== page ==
žAbout fifty percent of American children born in the žbaby bustÓ period (1970-1984) will still live with their natural parents by the age of seventeenÓ (Popenoe 13). The only other time in history when this many children were not living with both of their natural parents was in the early 17th-century when only 31 percent of white children reached the age of 18 with both parents still alive (13). During this time death was to blame for the lack of both parents, not divorce. žToday, well over 90 percent of AmericaŪs youngsters reach 18 with two living parentsÓ (13). During the 1960Ūs only 9.1 percent of all American children lived in single parent homes. Since that time the rate of divorce has skyrocketed. Lawrence Stone, the noted Princeton University family historian claims that ž[t ]he scale of marital breakdowns in the West since 1960 has no historical precedent that I know of, and seems uniqueÓ (13). As the divorce rate has risen and more children have been caught in the middle of divorces, the welfare of the children has become a big concern for many people. As many people have considered if divorce is always good for children, they have been divided into two groups. One groups believes that children do suffer drastically with divorces while others feel that children can benefit from a divorce rather than continuing to live in an unhappy intact home.
Some researchers believe that children benefit when their parents have a divorce. These researchers believe that it is better for a child to get the attention of just one parent rather than the attention of two parents who cannot put their differences aside to raise their child. žMarital discord may preoccupy and distract parents, leaving them emotionally unavailable and unable to deal with their childrenŪs needs. It also may cause parents to be irritable and explosive in dealing with the offspringÓ (Amato and Booth 364). When the child is forced to live with one parent the relationship between that parent and the child usually better. žSome observers have suggested that relationships might actually be stronger after divorce, noting that parent-child relationships in single-parent families tend to be characterized by less authority and more mutualityÓ (White 936). As the one-on-one relationship with the parent and child becomes better the relationship encourages the child to žassume more self and family responsibility and to participate more fully in important family decisionsÓ (Gately and Schwebel 167). As the child assumes more responsibilities they are viewed to become more mature and žmay experience increased self-esteemÓ (169).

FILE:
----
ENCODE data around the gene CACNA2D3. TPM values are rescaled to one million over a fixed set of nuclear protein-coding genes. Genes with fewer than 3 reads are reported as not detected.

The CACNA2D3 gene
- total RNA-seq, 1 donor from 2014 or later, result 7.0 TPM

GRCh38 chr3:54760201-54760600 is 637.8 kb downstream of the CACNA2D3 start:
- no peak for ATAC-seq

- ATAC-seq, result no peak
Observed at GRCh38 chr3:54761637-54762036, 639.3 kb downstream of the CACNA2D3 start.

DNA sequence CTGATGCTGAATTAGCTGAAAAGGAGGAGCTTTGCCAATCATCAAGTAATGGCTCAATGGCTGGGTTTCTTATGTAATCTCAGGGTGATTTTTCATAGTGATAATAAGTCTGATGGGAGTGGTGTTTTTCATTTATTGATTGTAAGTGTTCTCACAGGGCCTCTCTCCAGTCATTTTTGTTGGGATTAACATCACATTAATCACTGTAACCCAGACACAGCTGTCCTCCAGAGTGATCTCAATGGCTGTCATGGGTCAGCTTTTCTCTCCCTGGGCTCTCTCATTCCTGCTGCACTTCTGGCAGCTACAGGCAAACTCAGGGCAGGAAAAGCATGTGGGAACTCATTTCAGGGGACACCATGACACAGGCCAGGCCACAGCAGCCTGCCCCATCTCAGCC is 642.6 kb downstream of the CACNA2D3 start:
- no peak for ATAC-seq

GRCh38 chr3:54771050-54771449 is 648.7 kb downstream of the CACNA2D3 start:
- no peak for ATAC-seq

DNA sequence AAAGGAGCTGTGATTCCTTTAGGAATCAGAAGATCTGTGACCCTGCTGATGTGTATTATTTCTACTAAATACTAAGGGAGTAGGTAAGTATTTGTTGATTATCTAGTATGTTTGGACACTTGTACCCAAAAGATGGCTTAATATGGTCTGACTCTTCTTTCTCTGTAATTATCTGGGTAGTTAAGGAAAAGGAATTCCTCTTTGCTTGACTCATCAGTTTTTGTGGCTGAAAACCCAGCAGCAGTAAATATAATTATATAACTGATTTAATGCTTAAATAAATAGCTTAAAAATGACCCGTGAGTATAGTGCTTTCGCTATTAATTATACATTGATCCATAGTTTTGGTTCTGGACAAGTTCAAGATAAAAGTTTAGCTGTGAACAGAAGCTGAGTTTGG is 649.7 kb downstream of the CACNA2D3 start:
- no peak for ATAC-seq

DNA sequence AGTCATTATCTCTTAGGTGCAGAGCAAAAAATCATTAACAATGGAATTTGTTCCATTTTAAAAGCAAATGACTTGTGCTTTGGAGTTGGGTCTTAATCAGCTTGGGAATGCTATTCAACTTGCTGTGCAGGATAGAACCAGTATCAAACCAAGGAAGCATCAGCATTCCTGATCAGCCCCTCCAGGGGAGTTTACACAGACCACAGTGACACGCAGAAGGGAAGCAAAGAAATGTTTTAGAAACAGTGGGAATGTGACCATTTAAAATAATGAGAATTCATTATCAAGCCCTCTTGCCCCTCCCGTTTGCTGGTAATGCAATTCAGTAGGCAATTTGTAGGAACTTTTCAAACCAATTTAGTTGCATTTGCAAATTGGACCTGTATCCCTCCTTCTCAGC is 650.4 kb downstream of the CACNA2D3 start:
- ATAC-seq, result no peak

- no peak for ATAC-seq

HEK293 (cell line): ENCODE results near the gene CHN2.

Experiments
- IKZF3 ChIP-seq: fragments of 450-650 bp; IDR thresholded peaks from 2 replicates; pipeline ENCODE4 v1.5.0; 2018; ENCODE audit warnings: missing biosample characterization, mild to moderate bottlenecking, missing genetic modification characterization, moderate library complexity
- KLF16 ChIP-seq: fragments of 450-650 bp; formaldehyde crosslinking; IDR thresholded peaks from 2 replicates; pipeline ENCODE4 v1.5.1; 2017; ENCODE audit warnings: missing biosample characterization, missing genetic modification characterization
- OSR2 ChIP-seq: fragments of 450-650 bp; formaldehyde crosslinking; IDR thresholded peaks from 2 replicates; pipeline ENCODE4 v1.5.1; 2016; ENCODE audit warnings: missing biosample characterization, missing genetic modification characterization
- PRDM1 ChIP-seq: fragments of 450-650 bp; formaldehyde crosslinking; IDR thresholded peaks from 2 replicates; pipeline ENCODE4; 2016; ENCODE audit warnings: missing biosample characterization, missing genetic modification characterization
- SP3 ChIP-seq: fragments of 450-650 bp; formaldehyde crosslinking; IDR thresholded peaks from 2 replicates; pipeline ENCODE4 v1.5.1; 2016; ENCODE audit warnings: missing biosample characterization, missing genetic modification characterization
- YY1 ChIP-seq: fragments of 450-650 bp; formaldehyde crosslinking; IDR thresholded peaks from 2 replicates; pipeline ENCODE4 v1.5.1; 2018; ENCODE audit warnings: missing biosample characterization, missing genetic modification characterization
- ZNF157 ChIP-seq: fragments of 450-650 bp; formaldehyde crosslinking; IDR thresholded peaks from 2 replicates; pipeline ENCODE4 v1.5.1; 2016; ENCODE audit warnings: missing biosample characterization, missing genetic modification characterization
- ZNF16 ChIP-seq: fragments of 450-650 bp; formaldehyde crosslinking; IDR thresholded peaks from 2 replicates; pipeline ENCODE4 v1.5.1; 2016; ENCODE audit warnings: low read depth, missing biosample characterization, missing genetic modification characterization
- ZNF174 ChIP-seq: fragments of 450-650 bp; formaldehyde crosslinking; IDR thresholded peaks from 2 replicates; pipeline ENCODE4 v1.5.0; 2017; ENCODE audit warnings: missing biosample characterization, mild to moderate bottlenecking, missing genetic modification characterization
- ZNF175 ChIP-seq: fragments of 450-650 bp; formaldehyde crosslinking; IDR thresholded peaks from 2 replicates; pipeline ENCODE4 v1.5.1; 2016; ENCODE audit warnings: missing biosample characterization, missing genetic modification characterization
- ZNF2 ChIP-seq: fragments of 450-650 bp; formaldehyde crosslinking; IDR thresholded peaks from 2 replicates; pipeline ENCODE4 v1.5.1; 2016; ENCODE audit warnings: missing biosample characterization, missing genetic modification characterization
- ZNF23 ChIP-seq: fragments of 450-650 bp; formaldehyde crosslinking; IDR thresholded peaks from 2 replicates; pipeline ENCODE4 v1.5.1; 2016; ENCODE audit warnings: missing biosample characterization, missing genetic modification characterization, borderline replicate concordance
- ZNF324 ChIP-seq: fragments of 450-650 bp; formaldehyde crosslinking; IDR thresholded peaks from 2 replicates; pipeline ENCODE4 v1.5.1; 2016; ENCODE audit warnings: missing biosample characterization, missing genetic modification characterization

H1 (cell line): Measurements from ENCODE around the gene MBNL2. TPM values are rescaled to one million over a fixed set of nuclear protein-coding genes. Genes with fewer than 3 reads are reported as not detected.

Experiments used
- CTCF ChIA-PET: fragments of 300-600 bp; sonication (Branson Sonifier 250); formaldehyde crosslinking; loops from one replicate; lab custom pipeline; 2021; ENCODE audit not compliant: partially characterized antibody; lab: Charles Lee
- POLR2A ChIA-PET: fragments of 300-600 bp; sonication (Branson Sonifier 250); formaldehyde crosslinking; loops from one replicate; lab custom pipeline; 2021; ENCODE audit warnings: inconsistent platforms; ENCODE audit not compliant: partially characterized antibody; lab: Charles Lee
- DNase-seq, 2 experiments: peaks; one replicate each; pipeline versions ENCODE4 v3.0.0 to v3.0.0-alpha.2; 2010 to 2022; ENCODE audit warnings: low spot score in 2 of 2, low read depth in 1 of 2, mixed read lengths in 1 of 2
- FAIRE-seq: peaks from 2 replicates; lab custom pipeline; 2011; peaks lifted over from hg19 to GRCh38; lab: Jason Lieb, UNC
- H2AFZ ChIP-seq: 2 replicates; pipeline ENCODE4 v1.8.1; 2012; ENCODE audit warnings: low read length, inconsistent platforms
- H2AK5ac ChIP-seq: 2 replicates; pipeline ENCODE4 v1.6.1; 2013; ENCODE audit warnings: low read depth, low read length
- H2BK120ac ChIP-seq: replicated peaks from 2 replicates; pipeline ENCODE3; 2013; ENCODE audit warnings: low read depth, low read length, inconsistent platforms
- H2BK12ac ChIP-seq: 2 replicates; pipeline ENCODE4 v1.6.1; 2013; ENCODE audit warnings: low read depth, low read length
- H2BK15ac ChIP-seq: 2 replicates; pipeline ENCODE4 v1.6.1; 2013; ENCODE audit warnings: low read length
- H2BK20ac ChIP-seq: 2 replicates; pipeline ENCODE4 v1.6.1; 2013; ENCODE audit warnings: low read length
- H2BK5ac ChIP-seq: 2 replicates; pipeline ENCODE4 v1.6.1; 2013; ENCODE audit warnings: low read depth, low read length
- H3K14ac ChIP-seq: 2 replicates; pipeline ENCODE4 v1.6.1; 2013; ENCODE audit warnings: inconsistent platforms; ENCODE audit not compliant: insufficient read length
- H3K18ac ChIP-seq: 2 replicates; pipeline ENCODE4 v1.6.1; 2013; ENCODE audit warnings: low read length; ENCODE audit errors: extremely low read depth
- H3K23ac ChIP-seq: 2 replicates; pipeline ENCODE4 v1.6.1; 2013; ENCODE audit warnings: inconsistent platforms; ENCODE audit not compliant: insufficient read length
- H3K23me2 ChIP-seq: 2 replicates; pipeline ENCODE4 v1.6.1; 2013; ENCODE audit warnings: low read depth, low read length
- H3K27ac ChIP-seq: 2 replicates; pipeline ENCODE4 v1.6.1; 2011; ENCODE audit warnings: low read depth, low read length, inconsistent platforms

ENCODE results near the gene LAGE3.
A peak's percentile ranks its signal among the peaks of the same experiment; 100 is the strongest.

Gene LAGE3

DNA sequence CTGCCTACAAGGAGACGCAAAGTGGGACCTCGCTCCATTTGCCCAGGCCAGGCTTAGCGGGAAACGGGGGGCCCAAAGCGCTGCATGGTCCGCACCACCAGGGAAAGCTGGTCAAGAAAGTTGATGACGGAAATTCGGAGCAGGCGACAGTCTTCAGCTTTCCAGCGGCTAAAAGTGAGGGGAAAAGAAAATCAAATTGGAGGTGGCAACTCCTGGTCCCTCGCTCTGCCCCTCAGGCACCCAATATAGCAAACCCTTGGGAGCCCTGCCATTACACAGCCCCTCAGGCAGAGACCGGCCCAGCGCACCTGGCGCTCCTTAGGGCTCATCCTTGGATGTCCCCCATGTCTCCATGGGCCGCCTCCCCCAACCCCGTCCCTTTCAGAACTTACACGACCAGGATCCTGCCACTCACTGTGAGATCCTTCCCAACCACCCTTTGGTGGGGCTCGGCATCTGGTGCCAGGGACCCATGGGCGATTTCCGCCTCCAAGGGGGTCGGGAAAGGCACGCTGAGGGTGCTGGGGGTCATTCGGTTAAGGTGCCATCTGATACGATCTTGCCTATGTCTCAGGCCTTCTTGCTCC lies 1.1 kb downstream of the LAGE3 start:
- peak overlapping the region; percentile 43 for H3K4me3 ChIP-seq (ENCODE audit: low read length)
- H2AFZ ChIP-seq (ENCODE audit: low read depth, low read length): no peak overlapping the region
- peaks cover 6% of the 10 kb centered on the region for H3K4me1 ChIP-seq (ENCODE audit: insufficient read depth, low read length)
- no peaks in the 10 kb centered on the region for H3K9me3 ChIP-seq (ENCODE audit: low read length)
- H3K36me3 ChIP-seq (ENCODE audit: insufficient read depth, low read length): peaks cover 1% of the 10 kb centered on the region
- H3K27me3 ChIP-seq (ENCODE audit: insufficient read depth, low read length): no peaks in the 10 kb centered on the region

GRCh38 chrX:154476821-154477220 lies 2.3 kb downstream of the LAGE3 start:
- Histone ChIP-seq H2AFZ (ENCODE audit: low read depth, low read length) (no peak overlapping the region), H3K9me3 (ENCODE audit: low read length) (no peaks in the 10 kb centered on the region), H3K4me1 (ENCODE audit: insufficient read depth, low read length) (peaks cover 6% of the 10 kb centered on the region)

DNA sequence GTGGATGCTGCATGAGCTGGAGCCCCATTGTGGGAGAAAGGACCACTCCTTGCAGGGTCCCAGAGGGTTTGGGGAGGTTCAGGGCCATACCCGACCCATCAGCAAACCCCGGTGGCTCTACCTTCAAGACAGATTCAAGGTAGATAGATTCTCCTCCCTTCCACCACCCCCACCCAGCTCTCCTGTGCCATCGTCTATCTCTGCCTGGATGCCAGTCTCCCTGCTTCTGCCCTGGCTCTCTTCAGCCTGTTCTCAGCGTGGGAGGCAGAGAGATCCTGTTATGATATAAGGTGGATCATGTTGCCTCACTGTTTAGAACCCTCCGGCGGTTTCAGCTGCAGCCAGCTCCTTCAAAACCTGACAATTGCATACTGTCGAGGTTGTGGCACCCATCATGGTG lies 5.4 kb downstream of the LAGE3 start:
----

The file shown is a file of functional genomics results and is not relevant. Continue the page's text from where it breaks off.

The researchers that believe divorce is not bad for children also believe that žmany problems previously assumed to be due to divorce are actually present before marital disruption. these results also suggest that the effects of divorce are smaller than those reported in many cross-sectional studies, once predivorce child and family variables are taken into accountÓ (Amato and booth 364). They also believe that the discord and conflict in the home prior to a divorce are more detrimental than a parents absence after the divorce (Popenoe 19). One study that researchers conducted žfound that, prior to divorce, parents who later divorced demonstrated less concern with and more rejection of sons than did parents who remained marriedÓ (Amato and Booth 357).
On the other side of the debate researchers feel that divorce can be detrimental to children; they feel that the parents should work things out. This way of thinking has been around for a fairly long period of time, in fact ž[i]n the 1950Ūs most Americans believed that parents should stay in an unhappy marriage for the sake of the children. The assumption was that a divorce would damage the children, and the prospect of such damage gave divorce its meaningÓ (Whitehead, 150). The way a child acts during and after a divorce is very disturbing to these researchers: žChildren whose parents divorce are more likely to experience involvement in deviant behavior, school problems, and psychological maladjustment during childhood, as well as low educational and occupational attainment, lower psychological well-being, earlier marriage and childbearing, and greater likelihood of divorce and nonmarital childbearing in early adulthood than are children who grow up in intact two-parent familiesÓ (White 936).